Image Credit: GamesBeat/Rachel Kaser
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With all the summer gaming excitement, I haven’t had the chance to speak about several of the games I’ve played in the last few weeks. One of those games is Don’t Nod’s new visual novel, Harmony: The Fall of Reverie. And since this has been a relatively quiet week (and a short one, for those us celebrating an American holiday), I’d like to take the time to at least do a mini-review of the title. While my thoughts have not changed much since I played the preview, I think it deserves attention — so that’s what this Kaser Focus is about.
Strangely, what Harmony reminds me of the most is deconstructed food. I’m no avant-garde chef, but my understanding is that deconstructed food is intended to offer familiar ingredients in a new, raw form to give the diner a refreshed experience. That’s the vibe I get from this game: It has all of the familiar elements of a visual novel, but presented in an alternate way. It makes for a game that’s much different from other games in the same oeuvre. Unlike other visual novels, the game presents its choice mechanic (and the entire game is built on the choice mechanic) via a Twine-like choice layout called the Augury.
The visuals in Harmony are arrestingly beautiful, with the Aspirations making an especially big impression. Each embodies their respective feeling, with Chaos being a mess of discordant colors and mischievous attitude, Truth a bleak pillar covered in eyes and Bliss a small bundle of buoyant delight. Both Reverie and Brittle have distinct, pleasing looks. The story is also engaging with a central mystery hook and some emotional payoff that tugged on my old, withered heartstrings. Also, I can’t sing the praises of the voice actors enough — they all did a great job.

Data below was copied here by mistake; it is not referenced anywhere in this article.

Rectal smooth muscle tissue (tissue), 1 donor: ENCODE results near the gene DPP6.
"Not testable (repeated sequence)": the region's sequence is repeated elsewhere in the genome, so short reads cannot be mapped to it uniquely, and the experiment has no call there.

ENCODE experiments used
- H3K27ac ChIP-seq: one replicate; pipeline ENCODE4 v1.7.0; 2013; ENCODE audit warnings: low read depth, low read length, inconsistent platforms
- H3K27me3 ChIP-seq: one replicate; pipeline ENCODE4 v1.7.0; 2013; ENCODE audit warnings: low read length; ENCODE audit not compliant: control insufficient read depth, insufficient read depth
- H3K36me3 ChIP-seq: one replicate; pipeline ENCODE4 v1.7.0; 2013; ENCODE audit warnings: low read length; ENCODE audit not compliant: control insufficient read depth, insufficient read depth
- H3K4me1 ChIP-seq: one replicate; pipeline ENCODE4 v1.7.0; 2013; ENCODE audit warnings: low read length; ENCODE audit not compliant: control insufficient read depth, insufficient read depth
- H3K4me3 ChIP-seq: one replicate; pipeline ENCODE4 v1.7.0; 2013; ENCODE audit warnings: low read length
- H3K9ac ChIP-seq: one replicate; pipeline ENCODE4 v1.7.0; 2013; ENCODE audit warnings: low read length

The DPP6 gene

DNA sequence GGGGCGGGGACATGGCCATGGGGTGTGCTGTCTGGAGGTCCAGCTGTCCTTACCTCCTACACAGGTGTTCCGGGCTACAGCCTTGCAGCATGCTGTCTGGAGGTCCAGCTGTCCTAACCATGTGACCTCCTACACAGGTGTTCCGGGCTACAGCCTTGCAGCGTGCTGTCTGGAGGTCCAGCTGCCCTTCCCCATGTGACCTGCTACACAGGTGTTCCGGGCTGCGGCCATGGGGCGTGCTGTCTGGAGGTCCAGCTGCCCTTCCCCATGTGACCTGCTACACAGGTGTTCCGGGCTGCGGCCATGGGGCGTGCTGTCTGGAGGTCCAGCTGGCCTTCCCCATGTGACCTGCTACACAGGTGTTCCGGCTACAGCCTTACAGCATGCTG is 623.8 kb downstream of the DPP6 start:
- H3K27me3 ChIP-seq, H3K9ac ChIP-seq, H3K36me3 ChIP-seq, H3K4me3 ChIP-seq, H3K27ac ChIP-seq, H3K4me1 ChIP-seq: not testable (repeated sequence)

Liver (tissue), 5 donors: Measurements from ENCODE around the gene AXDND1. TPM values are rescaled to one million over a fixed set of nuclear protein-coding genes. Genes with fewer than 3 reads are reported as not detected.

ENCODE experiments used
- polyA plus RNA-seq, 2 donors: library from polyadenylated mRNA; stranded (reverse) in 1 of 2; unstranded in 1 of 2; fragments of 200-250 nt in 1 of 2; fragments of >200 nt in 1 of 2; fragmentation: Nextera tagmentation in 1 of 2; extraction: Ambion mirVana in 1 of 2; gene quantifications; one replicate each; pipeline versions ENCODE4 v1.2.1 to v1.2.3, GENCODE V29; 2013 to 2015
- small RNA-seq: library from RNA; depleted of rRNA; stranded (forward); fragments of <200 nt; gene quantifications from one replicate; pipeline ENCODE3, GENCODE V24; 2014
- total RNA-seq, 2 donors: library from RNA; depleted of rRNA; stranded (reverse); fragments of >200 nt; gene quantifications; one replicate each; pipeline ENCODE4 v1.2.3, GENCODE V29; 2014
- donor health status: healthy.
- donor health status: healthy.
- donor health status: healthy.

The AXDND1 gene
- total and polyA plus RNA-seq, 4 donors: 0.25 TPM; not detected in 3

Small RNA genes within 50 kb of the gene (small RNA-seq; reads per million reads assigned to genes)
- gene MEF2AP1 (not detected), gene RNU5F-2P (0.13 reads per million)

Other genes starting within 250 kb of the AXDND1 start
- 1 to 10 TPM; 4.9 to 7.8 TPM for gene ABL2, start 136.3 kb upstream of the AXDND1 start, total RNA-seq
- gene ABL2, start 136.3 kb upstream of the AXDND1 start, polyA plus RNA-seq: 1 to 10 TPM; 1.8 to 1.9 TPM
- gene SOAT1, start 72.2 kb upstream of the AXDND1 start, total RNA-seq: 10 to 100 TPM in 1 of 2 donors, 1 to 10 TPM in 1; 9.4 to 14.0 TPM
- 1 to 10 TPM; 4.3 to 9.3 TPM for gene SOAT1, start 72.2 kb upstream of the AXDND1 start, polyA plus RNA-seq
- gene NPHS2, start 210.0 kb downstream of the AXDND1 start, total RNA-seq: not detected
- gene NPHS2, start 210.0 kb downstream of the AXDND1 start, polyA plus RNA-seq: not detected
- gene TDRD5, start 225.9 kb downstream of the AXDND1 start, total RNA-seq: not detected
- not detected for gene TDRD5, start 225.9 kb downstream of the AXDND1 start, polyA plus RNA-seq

Still, if I have one complaint, it’s that the stark honesty of the Augury can be intimidating if you, like me, get decision fatigue. Most visual novels leave some element of mystery to your choices to encourage you to replay later. And while Harmony does have some replayability, the Augury’s blueprint layout of everything can feel a little overwhelming, particularly as you progress and the choices become more complex. It’s a small complaint considering the game is otherwise lovely and delightful, but it may be a turn-off for some players.
What to play this week
- The Legend of Heroes: Trails into Reverie
New on subscription services:
- Arcade Paradise (Xbox Game Pass)
- Sword and Fairy: Together Forever (Xbox Game Pass)
- Grand Theft Auto V (Xbox Game Pass)
- McPixel 3 (Xbox Game Pass)
- Darkwood (Xbox Games with Gold)
- Call of Duty Black Ops: Cold War (PlayStation Plus)
- Alan Wake Remastered (PlayStation Plus)
- Endling — Extinction is Forever (PlayStation Plus)
- Prey (Prime Gaming)
- Baldur’s Gate II: Enhanced Edition (Prime Gaming)
- Cook, Serve, Delicious! 3?! (Prime Gaming)
- Shovel Knight: Showdown (Prime Gaming)
- Hot Wheels: Unleashed (Amazon Luna)
- Metal Slug (Amazon Luna)
- Endzone: A World Apart (Amazon Luna)
- Mail Mole (Amazon Luna)
- Orbital Bullet (Amazon Luna)
- Octopath Traveler (GeForce Now)
- Octopath Traveler II (GeForce Now)
- Octopath Traveler II Prologue Demo (GeForce Now)
- Age of Empires II: Definitive Edition (GeForce Now)
- Slay the Spire+ (Apple Arcade)
- Lego Duplo World+ (Apple Arcade)
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